The fact that supposedly respectable news outlets and professional organisations such as the BBC and the British Medical Journal are now blaming fat people for the resourcing crisis within the NHS is keeping the issue pinned to the top of the health agenda.
The NHS is being used as a stick with which to beat anyone who is considered not to be paying adequate attention to their health back into line, and there have even been proposals advanced to deny fat people treatment for conditions related and unrelated to their size, on the grounds that these are ‘self-inflicted’.
With socialised healthcare you add the concepts of fairness and social responsibility to the anti-fat brigade’s arsenal of weapons, and that can’t possibly be a good thing.
Right on, richie!
…socialized medicine WON’T fix this problem. In fact, I think in many ways, it will make it worse.
Why do I say this? Well, under socialized medicine, the IDEAL is that everyone gets to go to the doctor, no matter what. And that’s true, sort of. The problem is, in order to control costs, a rationing of supply inevitably occurs. And how do “they” decide how to ration the supply?
I contend that a lot of the rationing will be done based on how morally “deserving” you are of treatment. Accident victims get first priority. People who have diseases get higher priority. Low-ranking will be people with lung and liver cancer (alcoholics and smokers), people with drug-addict-related conditions, and fat people in general. Because, after all, we all did that to ourselves, according to “them”.
It’s what’s happening with insurance now. The reason insurance companies do it is to reduce costs. Government has NEVER been able to do anything cheaper than the private sector. So socialized medicine will be more costly than it is under the current scheme of private insurance managed by the government. (Medicare and Medicaid only come in cheaper because government mandates the prices as cheaper than the market, which is why so many doctors and hospitals will refuse Medicare/Medicaid patients when possible. When there is no market to subsidize the government anymore, the government will have to find ways to reduce costs.)
Given the current popular thinking, what do you think the government means of reducing health care costs will be? I think it will be exactly what we are seeing – set up a system where a certain amount of “blame” for the state of a person’s health is assigned to each person, and that amount of blame will determine the level of care the person receives. It won’t be stated that way, but it’s what it will boil down to.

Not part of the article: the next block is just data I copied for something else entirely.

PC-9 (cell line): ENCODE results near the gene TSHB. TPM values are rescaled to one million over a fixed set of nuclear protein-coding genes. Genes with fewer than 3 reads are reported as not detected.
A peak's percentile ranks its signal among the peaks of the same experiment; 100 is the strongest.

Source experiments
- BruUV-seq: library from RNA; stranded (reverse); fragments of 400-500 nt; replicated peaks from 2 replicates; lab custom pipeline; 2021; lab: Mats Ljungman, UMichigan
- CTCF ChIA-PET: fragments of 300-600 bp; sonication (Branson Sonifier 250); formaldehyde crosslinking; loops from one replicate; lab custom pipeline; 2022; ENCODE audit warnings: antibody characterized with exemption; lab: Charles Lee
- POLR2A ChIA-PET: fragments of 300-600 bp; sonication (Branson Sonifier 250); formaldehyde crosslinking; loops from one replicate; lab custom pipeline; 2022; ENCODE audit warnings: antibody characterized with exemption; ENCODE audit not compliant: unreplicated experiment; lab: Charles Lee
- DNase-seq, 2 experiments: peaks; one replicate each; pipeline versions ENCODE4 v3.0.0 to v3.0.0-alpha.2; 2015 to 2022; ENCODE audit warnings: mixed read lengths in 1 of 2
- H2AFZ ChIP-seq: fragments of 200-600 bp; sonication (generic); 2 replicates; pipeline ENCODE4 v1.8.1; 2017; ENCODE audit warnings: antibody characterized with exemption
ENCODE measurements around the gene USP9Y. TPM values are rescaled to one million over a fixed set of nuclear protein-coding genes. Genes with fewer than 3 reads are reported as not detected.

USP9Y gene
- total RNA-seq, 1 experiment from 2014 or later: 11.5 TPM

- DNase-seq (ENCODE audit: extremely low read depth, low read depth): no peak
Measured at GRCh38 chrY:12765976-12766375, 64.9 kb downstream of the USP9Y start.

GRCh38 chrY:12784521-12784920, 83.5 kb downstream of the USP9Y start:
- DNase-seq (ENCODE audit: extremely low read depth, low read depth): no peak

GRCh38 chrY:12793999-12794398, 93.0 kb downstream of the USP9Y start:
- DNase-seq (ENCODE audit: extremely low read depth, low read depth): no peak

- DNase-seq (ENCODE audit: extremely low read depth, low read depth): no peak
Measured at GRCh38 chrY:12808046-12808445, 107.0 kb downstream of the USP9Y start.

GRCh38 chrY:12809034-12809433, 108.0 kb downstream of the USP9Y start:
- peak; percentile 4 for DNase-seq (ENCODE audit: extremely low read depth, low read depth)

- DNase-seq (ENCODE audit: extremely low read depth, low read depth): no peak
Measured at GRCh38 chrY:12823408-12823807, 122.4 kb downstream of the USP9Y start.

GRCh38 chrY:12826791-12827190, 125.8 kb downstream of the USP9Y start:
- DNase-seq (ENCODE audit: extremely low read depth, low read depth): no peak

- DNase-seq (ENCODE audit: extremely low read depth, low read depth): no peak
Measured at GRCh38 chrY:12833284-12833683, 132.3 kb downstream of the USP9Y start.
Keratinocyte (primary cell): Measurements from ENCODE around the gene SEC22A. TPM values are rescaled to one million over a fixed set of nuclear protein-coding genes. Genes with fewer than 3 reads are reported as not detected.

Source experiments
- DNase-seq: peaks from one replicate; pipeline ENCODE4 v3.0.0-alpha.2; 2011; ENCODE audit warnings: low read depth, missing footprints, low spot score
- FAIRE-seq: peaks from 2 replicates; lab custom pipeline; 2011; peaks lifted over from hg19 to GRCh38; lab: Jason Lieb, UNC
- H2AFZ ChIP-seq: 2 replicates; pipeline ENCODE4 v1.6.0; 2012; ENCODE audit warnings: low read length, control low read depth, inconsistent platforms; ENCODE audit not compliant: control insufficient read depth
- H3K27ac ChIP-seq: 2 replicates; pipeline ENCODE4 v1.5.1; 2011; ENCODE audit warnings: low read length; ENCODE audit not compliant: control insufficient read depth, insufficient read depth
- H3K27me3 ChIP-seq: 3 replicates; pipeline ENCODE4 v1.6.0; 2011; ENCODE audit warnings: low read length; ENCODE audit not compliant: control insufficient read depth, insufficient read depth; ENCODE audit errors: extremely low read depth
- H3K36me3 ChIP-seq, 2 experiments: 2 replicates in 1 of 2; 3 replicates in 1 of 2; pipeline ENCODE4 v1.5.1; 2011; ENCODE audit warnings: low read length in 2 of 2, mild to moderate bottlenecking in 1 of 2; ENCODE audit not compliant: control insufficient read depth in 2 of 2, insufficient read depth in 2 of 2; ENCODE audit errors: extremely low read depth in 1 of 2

Even then, assume the system was instituted in an ideal manner. The inherent prejudices of the doctors would not go away. I don’t think fat people would get any better care than they currently get. In fact, I think it would be worse. At least now, if I go to a doctor and that doctor won’t treat me because all he can say is “You’re fat,” I can realize he’s an idiot, and go find another doctor. Under socialized medicine, I would no longer have that choice. How am I going to shop around for help when my entry into the system insists there is no problem that weight loss wouldn’t cure, and refuses to give me a referral to a new doctor? And there’s a waiting list to even get in to see a doctor, and I’m not allowed to just pick a doctor..perhaps I’m even assigned one.
Believe me, I’m no fan of our current health care system, or of the health insurance system as it stands. But socialized health care scares me far more. ESPECIALLY as a fat person!
I also wanted to link to my Universal Healthcare category, that has several other posts where I describe in detail my position on universal healthcare and fat (so I don’t have to always repeat myself in the comments!).
I want to keep these comments open, and in order to do that and fit everything into my busy schedule I’m not sure if I’ll be able to reply to comments on this as readily as the last one. Just a head’s up!